His longsuffering, which is stated twice in this lesson, is God’s patience at work in the best possible way.  Believe today and turn to the Lord for salvation.

PDF Printable Sunday School Lesson Pack (With easy to read instructions following the P.E.A.R.L. format on how to conduct each lesson with areas for adding personal notes): Sunday School Lesson – The Patience of God

Suggested Activities:

For a cute coloring page, go to SandwichINK

Object Lesson from Ministry-To-Children

Games and Activities that teach patience from MeaningfulMama

Adult Journal Page: Adult Journal Page – The Patience of God

Kid’s Journal Page: Kid’s Journal Page – The Patience of God

Blank Journal Pages: Blank Adult and Kid’s Journal Pages

Draw the Scene: The Patience of God Draw the Scene

Word Search: The Patience of God Word Search  Answers: The Patience of God Word Search Answers

Crossword: The Patience of God Crossword  Answers: The Patience of God Crossword Answers

Word Scramble: The Patience of God Word Scramble  Answers: The Patience of God Word Scramble Answers

 

Sunday School Lesson – “Made Righteous in Christ” Romans 3:21-31

VERSE DISCOVERY: Romans 3:21-31 (KJV, Public Domain)

Since “all have sinned, and come short of the glory of God,” (Romans 3:23; discussed further in this lesson), then how can one ever be truly justified by a holy and righteous God?

The answer is a simple one although it is not always simply accepted: Jesus Christ.  Through His sacrificial atoning of our sins, He changed our former status into one who now becomes righteous in the eyes of our righteous God, Paul explains in this lesson.

The Righteousness of God

Romans 3:21-22 “But now the righteousness of God without the law is manifested, being witnessed by the law and the prophets; Even the righteousness of God which is by faith of Jesus Christ unto all and upon all them that believe: for there is no difference:”

Although the Apostle Paul did not plant the Church in Rome as he had in other cities, he still took a fatherly-leadership role in helping this church to thrive to be all that God calls them to be.

He prayed for them and desired to visit them (1:1-15), but in the meantime, he wrote this letter to encourage and instruct them on the matter of salvation, God’s righteousness, and how we as sinners, can be made righteous in the eyes of God.

After establishing his fearless zeal in wanting to preach the gospel to them, for in it, he knows, “the righteousness of God” is revealed (1:15-17), which is really the main focus of this letter, Paul continues on discussing what all this means.

God’s righteousness can be described as everything just and right and holy.  God is right, there is no other way to put it.  What He does is right.  Always.  His ways are higher than ours and they are above reproach (Isaiah 55:8-9).  Opposite that is the “ungodliness and unrighteousness of men” (Romans 1:18).

Since the Fall in the garden, mankind has been corrupted by sin.  Since that day, when the age of innocence has passed off the scene, mankind has been subjected to the “wrath of God” (1:18), “Because that, when they knew God, they glorified him not as God” (1:21).  They, mankind, are accused of changing the glory of God (1:23) and the truth of God (1:25) to follow after sinful ways.  Although creation itself testifies to the power of God (1:20), Paul sums up the ungodly truth of sinful man by saying, “Who knowing the judgment of God, that they which commit such things are worthy of death, not only do the same, but have pleasure in them that do them.” (Romans 1:32).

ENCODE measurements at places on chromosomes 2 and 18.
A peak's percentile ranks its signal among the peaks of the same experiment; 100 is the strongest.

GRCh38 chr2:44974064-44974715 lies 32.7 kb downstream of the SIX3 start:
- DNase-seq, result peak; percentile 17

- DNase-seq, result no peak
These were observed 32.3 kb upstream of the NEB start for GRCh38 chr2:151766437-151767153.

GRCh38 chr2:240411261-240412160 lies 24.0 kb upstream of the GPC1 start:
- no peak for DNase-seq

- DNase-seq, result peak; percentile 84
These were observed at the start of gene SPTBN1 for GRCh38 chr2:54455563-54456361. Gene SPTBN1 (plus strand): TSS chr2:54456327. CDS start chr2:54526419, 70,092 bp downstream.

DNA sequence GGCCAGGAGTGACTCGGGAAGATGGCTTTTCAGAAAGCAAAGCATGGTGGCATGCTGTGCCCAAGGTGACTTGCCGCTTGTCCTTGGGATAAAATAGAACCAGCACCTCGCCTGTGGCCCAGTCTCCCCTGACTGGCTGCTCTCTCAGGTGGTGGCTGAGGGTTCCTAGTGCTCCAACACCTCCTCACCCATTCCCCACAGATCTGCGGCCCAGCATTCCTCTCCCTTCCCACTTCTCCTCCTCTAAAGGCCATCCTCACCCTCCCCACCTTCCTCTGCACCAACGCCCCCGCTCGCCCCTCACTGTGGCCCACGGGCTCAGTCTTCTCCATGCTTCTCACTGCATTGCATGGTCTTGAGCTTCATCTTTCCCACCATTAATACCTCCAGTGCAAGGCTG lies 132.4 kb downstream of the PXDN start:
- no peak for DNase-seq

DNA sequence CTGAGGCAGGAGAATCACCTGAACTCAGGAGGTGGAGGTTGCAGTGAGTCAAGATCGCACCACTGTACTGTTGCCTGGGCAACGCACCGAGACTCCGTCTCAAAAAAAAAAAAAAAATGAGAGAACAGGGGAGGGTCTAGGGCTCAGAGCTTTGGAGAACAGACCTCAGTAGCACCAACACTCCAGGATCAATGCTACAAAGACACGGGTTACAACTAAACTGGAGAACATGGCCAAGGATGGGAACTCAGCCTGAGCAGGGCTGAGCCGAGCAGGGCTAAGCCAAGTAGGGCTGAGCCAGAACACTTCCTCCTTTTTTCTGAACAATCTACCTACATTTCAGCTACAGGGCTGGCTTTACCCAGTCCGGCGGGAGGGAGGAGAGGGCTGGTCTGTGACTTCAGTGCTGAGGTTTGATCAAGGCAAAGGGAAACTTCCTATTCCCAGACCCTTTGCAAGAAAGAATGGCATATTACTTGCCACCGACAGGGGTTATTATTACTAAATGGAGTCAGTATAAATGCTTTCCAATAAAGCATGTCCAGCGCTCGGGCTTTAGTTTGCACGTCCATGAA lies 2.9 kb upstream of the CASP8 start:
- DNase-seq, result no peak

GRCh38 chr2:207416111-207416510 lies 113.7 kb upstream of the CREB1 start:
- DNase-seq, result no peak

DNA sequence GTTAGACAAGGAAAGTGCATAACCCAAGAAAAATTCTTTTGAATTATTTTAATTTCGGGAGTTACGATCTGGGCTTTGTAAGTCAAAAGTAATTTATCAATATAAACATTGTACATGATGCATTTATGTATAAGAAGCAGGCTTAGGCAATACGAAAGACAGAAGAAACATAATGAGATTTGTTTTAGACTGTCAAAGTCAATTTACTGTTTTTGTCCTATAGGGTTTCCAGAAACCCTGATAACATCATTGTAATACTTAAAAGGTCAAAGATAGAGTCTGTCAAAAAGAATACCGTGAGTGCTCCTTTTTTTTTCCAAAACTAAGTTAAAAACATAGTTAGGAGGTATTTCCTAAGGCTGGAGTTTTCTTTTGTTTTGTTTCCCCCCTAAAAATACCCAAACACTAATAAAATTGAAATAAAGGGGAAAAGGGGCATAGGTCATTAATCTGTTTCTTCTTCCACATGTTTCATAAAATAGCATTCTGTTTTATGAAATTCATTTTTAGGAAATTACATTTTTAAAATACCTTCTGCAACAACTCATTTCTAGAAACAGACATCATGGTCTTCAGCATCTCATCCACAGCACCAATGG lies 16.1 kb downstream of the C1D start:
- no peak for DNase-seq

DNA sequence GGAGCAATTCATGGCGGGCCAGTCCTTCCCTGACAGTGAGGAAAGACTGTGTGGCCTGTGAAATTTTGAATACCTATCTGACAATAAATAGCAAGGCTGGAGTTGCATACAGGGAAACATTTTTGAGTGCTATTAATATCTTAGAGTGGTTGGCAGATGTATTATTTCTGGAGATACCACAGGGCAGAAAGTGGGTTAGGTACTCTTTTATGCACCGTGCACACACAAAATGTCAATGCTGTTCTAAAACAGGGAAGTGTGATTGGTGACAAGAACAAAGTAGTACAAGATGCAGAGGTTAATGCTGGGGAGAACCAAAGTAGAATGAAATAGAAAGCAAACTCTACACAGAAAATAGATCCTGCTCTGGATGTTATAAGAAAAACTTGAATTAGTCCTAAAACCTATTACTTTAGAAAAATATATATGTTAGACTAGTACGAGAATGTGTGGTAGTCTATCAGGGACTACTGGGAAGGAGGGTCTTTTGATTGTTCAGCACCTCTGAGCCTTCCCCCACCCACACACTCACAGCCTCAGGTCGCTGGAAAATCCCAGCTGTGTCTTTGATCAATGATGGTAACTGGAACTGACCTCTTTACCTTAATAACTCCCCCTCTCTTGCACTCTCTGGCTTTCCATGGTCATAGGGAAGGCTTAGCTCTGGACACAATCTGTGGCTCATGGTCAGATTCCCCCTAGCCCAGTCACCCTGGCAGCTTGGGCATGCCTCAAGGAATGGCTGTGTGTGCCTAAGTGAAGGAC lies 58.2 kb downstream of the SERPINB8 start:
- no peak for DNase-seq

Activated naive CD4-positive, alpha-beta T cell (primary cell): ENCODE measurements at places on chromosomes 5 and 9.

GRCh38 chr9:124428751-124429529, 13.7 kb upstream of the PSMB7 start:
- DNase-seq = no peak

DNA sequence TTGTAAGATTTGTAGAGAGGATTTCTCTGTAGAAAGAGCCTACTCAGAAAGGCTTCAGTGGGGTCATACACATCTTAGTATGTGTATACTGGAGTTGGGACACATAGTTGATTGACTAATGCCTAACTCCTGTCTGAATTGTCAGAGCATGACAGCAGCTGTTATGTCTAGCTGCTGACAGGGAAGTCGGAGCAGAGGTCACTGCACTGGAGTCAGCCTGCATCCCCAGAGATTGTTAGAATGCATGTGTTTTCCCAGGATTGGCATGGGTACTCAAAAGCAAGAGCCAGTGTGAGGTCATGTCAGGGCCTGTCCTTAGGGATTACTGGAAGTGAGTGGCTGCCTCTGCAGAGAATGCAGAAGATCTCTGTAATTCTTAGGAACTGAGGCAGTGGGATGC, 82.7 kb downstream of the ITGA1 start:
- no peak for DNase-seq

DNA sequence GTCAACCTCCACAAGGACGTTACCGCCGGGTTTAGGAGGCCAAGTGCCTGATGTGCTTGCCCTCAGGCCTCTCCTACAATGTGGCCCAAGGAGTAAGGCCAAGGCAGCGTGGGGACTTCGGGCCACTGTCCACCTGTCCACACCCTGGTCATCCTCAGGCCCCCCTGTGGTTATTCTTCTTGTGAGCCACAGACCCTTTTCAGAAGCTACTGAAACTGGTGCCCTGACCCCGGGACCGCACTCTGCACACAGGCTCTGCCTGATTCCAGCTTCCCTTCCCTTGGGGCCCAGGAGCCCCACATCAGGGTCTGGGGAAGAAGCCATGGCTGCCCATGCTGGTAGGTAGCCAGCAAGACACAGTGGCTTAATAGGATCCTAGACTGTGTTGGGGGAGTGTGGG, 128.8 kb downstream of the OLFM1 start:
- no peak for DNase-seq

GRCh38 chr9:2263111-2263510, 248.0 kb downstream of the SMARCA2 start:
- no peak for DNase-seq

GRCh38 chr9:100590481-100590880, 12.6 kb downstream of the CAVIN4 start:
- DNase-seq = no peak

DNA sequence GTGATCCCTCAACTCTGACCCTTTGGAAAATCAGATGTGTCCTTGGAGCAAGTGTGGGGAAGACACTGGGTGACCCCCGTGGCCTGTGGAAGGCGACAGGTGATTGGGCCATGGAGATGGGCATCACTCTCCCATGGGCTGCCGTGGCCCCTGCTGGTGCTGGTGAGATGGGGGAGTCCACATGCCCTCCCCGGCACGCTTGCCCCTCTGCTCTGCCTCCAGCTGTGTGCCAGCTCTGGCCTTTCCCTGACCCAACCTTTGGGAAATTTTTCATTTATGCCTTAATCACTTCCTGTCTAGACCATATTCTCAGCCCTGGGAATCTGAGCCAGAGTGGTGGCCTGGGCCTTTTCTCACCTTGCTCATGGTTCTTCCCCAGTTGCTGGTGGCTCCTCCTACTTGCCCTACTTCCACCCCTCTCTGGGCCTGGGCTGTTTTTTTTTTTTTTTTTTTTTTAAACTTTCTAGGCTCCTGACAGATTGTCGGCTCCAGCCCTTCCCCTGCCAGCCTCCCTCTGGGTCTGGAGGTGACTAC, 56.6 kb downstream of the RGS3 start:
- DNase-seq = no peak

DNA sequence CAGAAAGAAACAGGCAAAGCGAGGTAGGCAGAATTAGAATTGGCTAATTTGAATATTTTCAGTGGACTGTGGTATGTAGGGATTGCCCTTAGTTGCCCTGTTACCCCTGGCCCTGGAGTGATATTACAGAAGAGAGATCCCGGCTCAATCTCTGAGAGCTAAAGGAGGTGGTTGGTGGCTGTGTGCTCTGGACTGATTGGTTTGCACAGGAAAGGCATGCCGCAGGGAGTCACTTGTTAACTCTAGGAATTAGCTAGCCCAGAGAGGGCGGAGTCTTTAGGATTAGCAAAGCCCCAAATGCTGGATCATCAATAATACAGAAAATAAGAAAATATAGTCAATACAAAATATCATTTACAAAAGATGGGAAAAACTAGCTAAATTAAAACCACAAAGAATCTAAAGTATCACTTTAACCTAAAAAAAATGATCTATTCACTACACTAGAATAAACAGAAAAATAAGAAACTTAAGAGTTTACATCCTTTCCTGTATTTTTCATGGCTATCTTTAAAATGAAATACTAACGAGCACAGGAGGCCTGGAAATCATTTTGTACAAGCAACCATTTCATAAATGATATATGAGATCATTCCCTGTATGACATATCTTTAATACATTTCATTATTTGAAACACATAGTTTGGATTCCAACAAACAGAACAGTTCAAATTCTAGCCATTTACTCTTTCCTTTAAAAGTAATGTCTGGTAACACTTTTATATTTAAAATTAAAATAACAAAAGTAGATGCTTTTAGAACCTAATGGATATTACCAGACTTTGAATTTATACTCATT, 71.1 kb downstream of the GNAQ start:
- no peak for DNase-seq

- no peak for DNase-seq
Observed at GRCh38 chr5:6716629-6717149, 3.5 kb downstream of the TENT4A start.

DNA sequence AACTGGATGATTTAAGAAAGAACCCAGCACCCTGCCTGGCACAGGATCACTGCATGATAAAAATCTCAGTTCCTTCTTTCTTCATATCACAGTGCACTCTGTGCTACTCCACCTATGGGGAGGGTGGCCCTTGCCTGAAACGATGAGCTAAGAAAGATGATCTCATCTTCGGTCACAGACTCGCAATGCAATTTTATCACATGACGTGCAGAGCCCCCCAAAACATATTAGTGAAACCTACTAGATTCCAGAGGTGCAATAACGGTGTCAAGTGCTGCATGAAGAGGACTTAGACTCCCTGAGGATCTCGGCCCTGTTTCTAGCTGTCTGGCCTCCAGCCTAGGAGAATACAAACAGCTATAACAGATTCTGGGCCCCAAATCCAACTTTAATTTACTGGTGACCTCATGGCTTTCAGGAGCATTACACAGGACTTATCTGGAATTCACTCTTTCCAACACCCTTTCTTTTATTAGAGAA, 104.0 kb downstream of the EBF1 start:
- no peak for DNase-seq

God’s judgment is against ALL SIN and He will render to “every man according to his deeds,” (2:6).  It doesn’t matter who they are, Jew or Gentile.  It doesn’t matter if they have been raised in the Law or not (2:11-15).  Anything that one can boast in outside of faith in Jesus Christ will profit nothing in that coming day (more on this later).

The law cannot justify one before God.  The law, and it’s following the adherence thereof, cannot earn one true salvation.  The law’s purpose was to bring about “the knowledge of sin,” (3:20), but it could never erase sin for good and make people righteous before God.

Then Paul introduces a “but now” moment that begins to explain how the “righteousness of God” is “manifested.”  This “but now” introduces the wonderful realization that mankind is not left to drift in the world of sin without help; without an anchor to steady and save them.  There is a way for them to receive “the righteousness of God” and it is “by faith of Jesus Christ unto all and upon all them that believe.”

In Christ, lies that hope to be justified before the Father, accomplishing something the law never could do.  “For what the law could not do, in that it was weak through the flesh, God sending his own Son in the likeness of sinful flesh, and for sin, condemned sin in the flesh: That the righteousness of the law might be fulfilled in us, who walk not after the flesh, but after the Spirit,” (Romans 8:3-4).

In the work of the cross of Christ, salvation is available for them that believe.  Jesus Christ is the only answer to heal mankind from their dreaded sinfulness and to make them right before a holy and just God, “upon all them that believe.”

It doesn’t matter who they are, where they’re from, or what they’ve done: “there is not difference.”  Any and all who turn to Jesus Christ by faith can be saved.  The answer to all our sins’ woes is fulfilled in what Christ accomplished on the cross (compare Romans 10:12).

All Have Sinned and Need to be Justified